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The Instructional Design Process

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The Instructional Design Process
November 9, 2000
Learning & Instruction
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Define learning
Development of new KSA
пЃ† Permanent change in behavior
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Define instruction
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Arrangement of the environment (mediapresented information) to facilitate learning
Instructional Need
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How do you know if you have one?
Performance need is gap between existing
and desired behavior
пЃ† Instructional need is a performance need
that can be solved by instruction (rather
than changes in resources, personnel, etc.)
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Instructional design is...
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The systematic process of translating
principles of learning and instruction into
specifications for instructional materials
and activities
-Smith & Ragan
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Producing a solution to an instructional
problem
-Lockee
What does a designer do?
The primary role of the designer is to:
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Decide what is important for students to
learn.
Effectively arrange the learning
environment (media) to maximize the
probability of individual student learning
(permanent changes in behavior).
Instructional Design is based on..
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General Systems Theory
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Educational Psychology Theory
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From Behaviorism to Constructivism
Communication Theory
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A set of interrelated and acting parts that
work together toward a common goal
Sender, receiver, feedback
Instructional Theory
What are the advantages of ID?
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Focus on what learner will be able to do
as a result of the instruction
Linkage between components
Empirical and replicable process
Produces consistent instruction
Facilitates effective assessment
methods
Applicable across settings
ID Process: Step by Step
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Needs analysis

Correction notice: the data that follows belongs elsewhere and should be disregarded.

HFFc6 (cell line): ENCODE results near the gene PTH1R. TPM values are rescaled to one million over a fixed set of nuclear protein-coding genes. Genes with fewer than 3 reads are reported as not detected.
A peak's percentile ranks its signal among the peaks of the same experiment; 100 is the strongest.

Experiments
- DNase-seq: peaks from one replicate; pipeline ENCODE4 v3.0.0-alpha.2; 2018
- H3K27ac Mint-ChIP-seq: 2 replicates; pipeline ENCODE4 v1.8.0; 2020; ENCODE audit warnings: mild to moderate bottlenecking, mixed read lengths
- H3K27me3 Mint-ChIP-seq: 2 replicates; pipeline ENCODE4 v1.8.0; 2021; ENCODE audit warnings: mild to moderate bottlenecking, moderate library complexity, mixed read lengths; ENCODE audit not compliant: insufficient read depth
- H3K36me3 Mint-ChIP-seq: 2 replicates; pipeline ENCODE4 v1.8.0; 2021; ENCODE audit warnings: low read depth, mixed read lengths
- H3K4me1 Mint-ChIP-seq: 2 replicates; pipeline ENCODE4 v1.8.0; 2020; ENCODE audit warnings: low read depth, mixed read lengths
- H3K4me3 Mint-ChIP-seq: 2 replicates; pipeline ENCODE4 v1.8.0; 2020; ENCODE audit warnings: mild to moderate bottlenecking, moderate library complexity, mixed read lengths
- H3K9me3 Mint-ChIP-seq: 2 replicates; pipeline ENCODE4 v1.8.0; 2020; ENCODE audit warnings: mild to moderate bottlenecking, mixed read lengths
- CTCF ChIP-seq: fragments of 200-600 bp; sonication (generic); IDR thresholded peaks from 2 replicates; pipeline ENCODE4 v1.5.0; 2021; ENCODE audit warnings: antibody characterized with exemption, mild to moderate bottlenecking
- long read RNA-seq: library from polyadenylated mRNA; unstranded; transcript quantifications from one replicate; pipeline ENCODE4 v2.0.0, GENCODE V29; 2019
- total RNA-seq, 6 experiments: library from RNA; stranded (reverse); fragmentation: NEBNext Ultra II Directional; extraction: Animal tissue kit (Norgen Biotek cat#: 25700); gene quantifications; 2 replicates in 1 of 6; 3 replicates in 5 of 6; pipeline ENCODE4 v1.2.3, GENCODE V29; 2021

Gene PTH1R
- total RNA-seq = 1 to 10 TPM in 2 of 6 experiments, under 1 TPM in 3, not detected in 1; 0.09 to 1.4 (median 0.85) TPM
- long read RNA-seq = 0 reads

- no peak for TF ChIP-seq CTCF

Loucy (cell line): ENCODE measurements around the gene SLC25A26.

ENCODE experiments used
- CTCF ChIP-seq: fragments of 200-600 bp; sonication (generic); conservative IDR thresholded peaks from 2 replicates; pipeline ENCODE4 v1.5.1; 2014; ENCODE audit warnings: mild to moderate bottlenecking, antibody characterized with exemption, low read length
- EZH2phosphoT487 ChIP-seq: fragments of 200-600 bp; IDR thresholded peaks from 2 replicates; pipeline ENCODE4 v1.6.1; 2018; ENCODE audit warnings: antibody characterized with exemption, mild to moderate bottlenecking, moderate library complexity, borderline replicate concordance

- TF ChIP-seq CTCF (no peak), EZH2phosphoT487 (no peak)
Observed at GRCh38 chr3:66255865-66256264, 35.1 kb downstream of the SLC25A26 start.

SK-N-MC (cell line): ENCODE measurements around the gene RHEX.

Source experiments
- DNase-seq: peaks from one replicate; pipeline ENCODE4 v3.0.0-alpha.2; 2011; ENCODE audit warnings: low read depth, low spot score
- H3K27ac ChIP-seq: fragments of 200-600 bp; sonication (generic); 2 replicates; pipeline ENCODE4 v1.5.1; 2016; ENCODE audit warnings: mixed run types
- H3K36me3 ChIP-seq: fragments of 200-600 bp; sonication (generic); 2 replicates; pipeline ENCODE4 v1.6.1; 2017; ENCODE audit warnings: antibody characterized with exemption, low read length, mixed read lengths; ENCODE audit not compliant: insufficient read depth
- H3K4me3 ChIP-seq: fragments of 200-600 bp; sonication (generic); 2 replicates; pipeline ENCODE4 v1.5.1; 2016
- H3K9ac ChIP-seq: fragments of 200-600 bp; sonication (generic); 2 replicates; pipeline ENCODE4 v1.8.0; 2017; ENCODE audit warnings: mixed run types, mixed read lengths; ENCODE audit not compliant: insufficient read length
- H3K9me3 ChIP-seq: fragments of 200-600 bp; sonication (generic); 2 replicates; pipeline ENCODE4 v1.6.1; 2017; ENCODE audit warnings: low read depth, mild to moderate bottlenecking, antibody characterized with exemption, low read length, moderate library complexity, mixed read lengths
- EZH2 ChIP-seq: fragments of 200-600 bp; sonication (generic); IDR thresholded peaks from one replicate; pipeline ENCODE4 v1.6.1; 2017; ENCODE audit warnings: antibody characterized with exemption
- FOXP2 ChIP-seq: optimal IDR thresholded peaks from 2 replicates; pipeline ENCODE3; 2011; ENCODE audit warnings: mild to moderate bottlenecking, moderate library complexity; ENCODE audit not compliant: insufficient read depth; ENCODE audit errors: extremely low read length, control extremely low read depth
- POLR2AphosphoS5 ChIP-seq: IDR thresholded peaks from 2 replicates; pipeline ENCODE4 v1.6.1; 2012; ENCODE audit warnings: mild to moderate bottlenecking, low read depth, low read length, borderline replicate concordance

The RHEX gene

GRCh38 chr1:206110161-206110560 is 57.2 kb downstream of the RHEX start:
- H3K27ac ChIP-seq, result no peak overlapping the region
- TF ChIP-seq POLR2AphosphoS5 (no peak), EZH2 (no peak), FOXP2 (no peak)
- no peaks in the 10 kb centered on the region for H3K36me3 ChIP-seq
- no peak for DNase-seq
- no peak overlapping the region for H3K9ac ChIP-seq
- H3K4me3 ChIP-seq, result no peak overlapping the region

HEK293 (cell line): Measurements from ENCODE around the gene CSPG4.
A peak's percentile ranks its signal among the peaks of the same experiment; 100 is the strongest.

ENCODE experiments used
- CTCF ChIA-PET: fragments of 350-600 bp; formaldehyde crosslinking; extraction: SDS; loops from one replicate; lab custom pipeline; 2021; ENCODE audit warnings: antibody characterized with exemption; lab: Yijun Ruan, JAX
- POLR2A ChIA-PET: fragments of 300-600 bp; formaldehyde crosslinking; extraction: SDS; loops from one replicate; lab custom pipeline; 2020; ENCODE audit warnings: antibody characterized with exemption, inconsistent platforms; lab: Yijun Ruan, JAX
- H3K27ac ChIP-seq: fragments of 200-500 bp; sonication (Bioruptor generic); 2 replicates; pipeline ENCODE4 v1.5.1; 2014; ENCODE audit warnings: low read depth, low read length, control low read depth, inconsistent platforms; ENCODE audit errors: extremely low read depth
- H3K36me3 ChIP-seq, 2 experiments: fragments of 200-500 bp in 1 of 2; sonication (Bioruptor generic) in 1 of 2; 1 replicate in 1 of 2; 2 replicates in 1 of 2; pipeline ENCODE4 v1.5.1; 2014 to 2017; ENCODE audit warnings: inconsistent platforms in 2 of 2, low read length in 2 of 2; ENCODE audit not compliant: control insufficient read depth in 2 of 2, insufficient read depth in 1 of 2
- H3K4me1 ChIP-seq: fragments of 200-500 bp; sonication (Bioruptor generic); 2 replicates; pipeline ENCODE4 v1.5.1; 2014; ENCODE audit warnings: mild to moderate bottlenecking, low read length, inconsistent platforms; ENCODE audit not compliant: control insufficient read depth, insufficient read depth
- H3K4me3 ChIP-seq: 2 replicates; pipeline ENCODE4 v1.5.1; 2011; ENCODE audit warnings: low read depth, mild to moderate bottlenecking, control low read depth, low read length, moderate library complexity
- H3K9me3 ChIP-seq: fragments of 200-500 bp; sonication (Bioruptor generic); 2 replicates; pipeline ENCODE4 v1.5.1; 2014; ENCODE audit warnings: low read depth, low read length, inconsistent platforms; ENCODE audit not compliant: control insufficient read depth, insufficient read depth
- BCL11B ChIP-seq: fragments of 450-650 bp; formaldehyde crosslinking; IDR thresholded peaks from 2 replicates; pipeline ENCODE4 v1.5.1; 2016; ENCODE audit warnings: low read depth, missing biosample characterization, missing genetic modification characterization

Determine instructional goal
Analyze the instructional goal
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Necessary entry behaviors
Step-by-step goal performance
Analyze learners and contexts
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Prior knowledge
Learning environment
Application of skills and knowledge
Components of Systems
Approach
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Write performance objectives
Very specific and measureable
пЃ† Some include conditions
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Develop assessment instruments
Emphasis on accurately measuring
behaviors
пЃ† Now rather than later...
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Components of Systems
Approach
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Develop instructional strategies
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Presentation of information
Practice and feedback
Testing
Follow-up activities
Develop instruction
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Creation of materials
Deliverables which exemplify previous steps
Components of Systems
Approach
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Conduct formative evaluation of
instruction
One-to-one prototype testing
пЃ† Small group evaluation
пЃ† Field testing
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Revise instruction
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Data from formative evaluation used to
assess whole process
Conduct summative evaluation
Or simply put...
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Design
Develop
Evaluate
Sometimes called “Instructional
Development”
Basic ID Model
Dick & Carey, 1966
ID Resources
Dick, W. & Carey, L. (1996). The systematic design of
instruction (4th ed.). New York: HarperCollins College
Publishers.
Smith, P. & Ragan, T. (1999). Instructional design (2nd
ed.). Upper Saddle River, NJ: Merrill Prentice Hall.
Gagne, R., Briggs, L., & Wager, W. (1992). Principles of
instructional design (4th ed.). Fort Worth, TX: Harcourt
Brace College Publishers.
Shambaugh, R., & Magliaro, S. (1997). Mastering the
possibilities: A process approach to instructional
design. Allyn & Bacon: Boston.
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